It will be exactly two years ago in September, which marks a memorable personal experience of illness in all of my thirty-six years. It was just after an extremely busy time at work and a weekend full of playing some music gigs with my band. At first, it was just a scratchy throat and headache that was blamed on too much singing and seasonal allergies. However, it would soon turn into more than just a seasonal allergy attack. Consequently my phone malfunctioned and I was too sick to get it fixed and therefore I was cut off from all communication with my family who lived an hour and a half away and from my colleagues and work friends. The only way to contact the outside world was through a tablet in which I had my work email installed. My boss knew I was sick because I e-mailed her regarding my absence. But, I naively thought staying home a day would find me well enough to go back to work and get my phone fixed at the wireless store. I did not want to worry anyone or have anyone having to come and check on me. But things did not play out as I imagined and I did not want to admit that I was very sick.
Finally, a frantic phone call from my mother alerted my boss to come to my place and have me use her cell phone to call my family to come and take me to doctor where I was diagnosed with a severe case of bronchitis and a respiratory infection. It was a humbling moment for me to have my boss see me vulnerable and sick and to admit to my mother that her grown daughter needed her. Therefore, this personal experience offers a an interesting dialogue regarding the responsive communicative actions when it comes to health. A crucial point to remember is that “health communication performs a central role in the delivery of healthcare and the promotion of public health” (Arnett, et. al, 2009, p 193). Also responsiveness is “the responsibility for doing the task of health care communication” (Arnett, et. al, 2009, p.196). Therefore, I received helpful communicative actions that enabled me to get the care I could not provide for myself. As Arnett, et. al, (2009) points out “health care communication ethics seeks to promote and protect care-care is the communicative action or practical which links to the good of responsiveness to the Other” (p.198).
When providing care in health care communications, its focus is on the “active, caring responsiveness to all stages of life, offering meaning through the doing of human assistance” and “it protects and promote care, human caring for one another, in a professional context and in all contexts where decisions affect the quality of life and, all too often, life itself”(Arnett, et, al, 2009, p. 198). In hindsight, I should have told my boss what was going on and ask her to contact my family to let them know what was going on. However, my stance on being self-sufficient and being half out of my mind with sickness caused me to not ask for that kind of help. After getting well, my friends and co-workers shamed me and I apologized to my family and I knew I would never do that again! When thinking about the giving and receiving, that context is not particularly complicated but when it comes to dialogic negotiation, that is where the complications arise. Arnett, et. al, (2009) states that “health care communication ethics must be negotiated again and again in friendships, in relationships with significant others, within particular institutions and cultures, all working together to try to figure out the “best” response in a given historical moment for a particular person or persons” (p. 205). But there is no hard and fast rule for health care communication that can provide the answer all the questions regarding the best course of action in providing care in different contexts. Recalling that period of time, I am very thankful that I found a caring response that renewed my faith and hope that I was not facing life alone like I believed I had to.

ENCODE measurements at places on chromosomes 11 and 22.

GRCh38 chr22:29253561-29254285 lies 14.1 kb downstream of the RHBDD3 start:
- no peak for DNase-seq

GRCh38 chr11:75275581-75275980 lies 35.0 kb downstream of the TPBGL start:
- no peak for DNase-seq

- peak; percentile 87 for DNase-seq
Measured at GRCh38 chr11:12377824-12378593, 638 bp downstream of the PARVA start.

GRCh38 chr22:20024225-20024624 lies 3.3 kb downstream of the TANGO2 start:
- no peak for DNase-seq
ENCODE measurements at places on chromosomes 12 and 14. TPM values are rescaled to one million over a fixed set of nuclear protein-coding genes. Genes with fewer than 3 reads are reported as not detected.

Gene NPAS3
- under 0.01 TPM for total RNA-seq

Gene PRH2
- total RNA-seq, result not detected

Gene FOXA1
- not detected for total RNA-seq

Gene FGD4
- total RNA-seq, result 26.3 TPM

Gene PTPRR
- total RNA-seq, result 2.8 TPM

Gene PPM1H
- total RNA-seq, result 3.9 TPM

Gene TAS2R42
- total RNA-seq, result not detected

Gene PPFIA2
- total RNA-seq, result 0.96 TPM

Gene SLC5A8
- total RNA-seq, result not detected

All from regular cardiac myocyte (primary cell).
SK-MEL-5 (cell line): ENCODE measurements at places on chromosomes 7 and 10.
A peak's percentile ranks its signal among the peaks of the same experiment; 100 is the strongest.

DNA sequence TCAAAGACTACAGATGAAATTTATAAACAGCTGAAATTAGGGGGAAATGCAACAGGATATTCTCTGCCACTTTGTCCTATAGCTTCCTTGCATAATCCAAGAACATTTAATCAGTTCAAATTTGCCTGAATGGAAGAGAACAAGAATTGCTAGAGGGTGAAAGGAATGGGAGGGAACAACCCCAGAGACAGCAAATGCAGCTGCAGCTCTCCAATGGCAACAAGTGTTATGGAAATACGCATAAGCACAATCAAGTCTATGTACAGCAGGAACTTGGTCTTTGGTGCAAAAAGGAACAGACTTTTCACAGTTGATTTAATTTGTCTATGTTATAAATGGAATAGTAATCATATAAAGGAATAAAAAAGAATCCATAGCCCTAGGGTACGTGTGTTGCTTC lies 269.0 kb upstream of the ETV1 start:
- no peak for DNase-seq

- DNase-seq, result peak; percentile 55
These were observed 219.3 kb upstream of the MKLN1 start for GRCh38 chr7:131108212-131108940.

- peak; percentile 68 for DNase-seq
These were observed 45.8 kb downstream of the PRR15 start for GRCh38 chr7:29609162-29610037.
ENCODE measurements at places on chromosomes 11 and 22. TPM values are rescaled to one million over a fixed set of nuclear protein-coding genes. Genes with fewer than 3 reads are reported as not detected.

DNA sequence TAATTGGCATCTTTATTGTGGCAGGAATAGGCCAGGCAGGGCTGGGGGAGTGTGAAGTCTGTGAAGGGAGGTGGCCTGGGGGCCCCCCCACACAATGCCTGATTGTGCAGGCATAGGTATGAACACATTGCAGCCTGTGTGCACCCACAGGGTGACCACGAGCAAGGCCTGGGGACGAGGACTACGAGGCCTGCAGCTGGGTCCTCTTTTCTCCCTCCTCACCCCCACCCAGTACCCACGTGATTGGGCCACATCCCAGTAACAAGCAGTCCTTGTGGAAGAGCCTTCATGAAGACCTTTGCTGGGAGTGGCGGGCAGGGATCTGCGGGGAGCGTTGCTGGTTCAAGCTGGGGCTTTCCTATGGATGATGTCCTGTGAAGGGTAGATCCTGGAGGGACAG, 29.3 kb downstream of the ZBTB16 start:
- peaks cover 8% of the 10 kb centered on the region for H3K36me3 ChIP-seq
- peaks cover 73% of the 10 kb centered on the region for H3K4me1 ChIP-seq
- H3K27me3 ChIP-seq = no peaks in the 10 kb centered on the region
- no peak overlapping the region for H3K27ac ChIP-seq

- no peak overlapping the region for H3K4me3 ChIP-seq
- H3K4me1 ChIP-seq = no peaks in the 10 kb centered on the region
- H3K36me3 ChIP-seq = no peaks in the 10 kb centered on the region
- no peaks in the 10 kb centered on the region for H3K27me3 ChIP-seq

Arnett, R.F., J.M. Harden & Bell, L.M. (2009). Communication ethics literacy: Dialogue and difference. Los Angeles: Sage.